J. Hudson Taylor's Thoughts
Toward the end of my medical training, a grouchy, old man had been transferred to me as a patient. He had a serious infection in his foot. The poor man didn't realize the illness that went along with the infection would soon take his life.
The man didn't believe in God, and he made it quite clear he wanted to hear nothing about God.
I wanted to be a testimony to the fellow. This could be a challenge.
The first day I met with him, I dressed his wound with great care, watching to cause as little pain as possible. I might have said a word or two about his foot before I left. The man seemed nice. He didn't complain, anyway.
The next two days I did the same thing: dressed the wound, say a few cordial words, leave.
Each day I prayed before entering his room, asking for God's mercy on the man's life and for the right words to say at the right time.
On the fourth day, the man squeezed a small smile at me when I entered the room. He didn't fuss when I changed his bandages, in fact, he became quite pleasant. I took his actions as a sign too speak with him about what would happen after he died and the marvelous gift of life from Christ.
Well, this didn't go over very well. The old man became grouchy again, rolled away from me, and refused to speak.
I thought of him all day long and prayed for his soul with all my heart. "Please Lord, don't take him before I can share your love with him."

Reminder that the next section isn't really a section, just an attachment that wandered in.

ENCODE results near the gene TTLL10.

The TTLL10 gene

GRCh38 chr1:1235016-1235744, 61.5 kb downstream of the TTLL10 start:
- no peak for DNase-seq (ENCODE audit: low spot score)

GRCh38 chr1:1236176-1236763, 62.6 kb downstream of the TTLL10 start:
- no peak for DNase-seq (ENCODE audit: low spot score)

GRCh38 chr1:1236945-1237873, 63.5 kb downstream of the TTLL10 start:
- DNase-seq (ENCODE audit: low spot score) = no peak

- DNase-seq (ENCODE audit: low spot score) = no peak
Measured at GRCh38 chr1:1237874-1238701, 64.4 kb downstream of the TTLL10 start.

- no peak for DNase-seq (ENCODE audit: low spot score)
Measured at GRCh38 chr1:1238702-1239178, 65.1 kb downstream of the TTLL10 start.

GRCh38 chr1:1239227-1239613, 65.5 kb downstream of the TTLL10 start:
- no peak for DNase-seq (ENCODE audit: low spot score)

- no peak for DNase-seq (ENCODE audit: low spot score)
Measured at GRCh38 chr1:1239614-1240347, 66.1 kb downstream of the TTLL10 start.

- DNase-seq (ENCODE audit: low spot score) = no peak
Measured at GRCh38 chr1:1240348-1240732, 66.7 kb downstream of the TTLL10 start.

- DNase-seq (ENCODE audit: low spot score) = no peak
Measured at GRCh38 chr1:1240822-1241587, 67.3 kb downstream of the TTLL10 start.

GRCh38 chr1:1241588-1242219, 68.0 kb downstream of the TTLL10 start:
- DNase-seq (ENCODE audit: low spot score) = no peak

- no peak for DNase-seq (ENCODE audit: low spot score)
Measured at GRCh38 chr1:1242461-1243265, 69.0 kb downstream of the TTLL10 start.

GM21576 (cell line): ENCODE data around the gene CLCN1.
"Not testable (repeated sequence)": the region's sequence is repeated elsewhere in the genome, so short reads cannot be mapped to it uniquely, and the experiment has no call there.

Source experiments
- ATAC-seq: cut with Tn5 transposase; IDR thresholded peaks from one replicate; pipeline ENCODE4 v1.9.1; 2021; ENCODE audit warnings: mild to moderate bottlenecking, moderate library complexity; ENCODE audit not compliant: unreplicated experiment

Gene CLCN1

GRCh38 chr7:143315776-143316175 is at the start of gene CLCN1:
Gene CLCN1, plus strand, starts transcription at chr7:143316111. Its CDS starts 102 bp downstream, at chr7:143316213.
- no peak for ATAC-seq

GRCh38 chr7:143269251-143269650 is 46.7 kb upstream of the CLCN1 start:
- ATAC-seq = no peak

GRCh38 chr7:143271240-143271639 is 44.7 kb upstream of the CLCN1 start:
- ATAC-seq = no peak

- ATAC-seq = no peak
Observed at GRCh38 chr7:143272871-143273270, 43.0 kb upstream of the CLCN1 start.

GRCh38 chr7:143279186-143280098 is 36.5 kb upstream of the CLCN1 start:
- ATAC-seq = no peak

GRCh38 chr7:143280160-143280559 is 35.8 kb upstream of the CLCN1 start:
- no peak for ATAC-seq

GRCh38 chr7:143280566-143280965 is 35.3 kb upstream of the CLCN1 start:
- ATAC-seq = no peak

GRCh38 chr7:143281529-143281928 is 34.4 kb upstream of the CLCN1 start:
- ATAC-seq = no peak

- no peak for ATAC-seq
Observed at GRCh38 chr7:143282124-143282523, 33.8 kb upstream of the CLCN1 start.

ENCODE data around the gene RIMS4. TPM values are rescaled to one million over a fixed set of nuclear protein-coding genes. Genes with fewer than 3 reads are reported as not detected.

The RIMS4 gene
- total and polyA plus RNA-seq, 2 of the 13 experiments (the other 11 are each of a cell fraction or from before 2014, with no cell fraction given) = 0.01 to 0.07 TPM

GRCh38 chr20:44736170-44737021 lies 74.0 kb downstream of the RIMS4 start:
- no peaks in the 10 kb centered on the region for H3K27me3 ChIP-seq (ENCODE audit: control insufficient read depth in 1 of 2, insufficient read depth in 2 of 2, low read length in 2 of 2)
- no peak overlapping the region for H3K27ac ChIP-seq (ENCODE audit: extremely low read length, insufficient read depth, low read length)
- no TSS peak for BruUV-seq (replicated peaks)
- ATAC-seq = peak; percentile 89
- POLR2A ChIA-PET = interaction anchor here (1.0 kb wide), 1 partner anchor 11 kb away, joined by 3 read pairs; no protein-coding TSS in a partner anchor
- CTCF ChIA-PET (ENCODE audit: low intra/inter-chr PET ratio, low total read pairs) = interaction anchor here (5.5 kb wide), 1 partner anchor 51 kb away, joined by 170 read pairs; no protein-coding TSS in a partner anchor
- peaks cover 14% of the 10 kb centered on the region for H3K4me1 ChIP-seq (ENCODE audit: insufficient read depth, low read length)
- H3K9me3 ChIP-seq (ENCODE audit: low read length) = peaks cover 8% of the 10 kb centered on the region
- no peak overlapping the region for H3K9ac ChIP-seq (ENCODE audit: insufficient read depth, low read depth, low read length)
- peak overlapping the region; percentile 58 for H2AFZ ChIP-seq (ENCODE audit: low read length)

The next day he rolled away the instant I walked in the door. I changed his bandage which relieved his pain, and chose to say a few words about Jesus and His love. The man wouldn't even grunt or complain. He made sure I knew to leave right away.
For quite some time, we followed a routine: I prayed before our meeting then walked into his room, he turned away, I changed his dressing and said a few words about Jesus and His love, he ignored me, I walked away.
After a while the routine became tiresome. Maybe he would be like the ones Jesus talked about: if they wouldn't listen, shake off your sandal and walk away. But I didn't want to. With all my heart I wanted to tell this man about Jesus and His love. Then again...
One day, I decided to go in his room, change his wound and leave. No words. Just give him what he wanted. I prayed as usual, walked into his room, changed his dressings then walked to the door. The man turned toward me with a surprised look.
How could I not speak with a man in need of Christ? Tears dripped down my cheeks. I walked to his bed. "Friend, whether you want to hear what is on my heart or not, I must pray for you."
He shrugged. "Very well, if it will make you feel better. Go ahead."
I didn't waste a second. I fell to my knees and prayed out loud the words flooding into my heart. Since the man didn't say a word, I got up and left.
After that day, the grouchy man seemed to changed. God had touched his heart. He stopped turning away from me when I talked about Jesus' love.
And a few days later, the grouchy man asked Jesus into his heart.
He told me about the times he refused to go in a church, it had been forty years. He didn't even go for his wife's funeral.
But the day he asked Jesus into his heart, the grouchy man found peace, kind words, a smile, and a joy worth dancing for if it weren't for his disease.
I often think back to that man to remind myself, never give up, never stop witnessing.
J. Hudson Taylor
Missionary to China--soon!
Do you have any questions?
Photo courtesy of visualbiblealive.com
Research resources: J. Hudson Taylor, An Autobiography by J. Hudson Taylor; It is Not Death to Die, a new biography of Hudson Taylor by Jim Cromarty; Hudson Taylor Founder, China Inland Mission by Vance Christie; J. Hudson Taylor, A Man in Christ, by Roger Steer, and Hudson Taylor's Spiritual Secret by dr. & Mrs. Howard Taylor.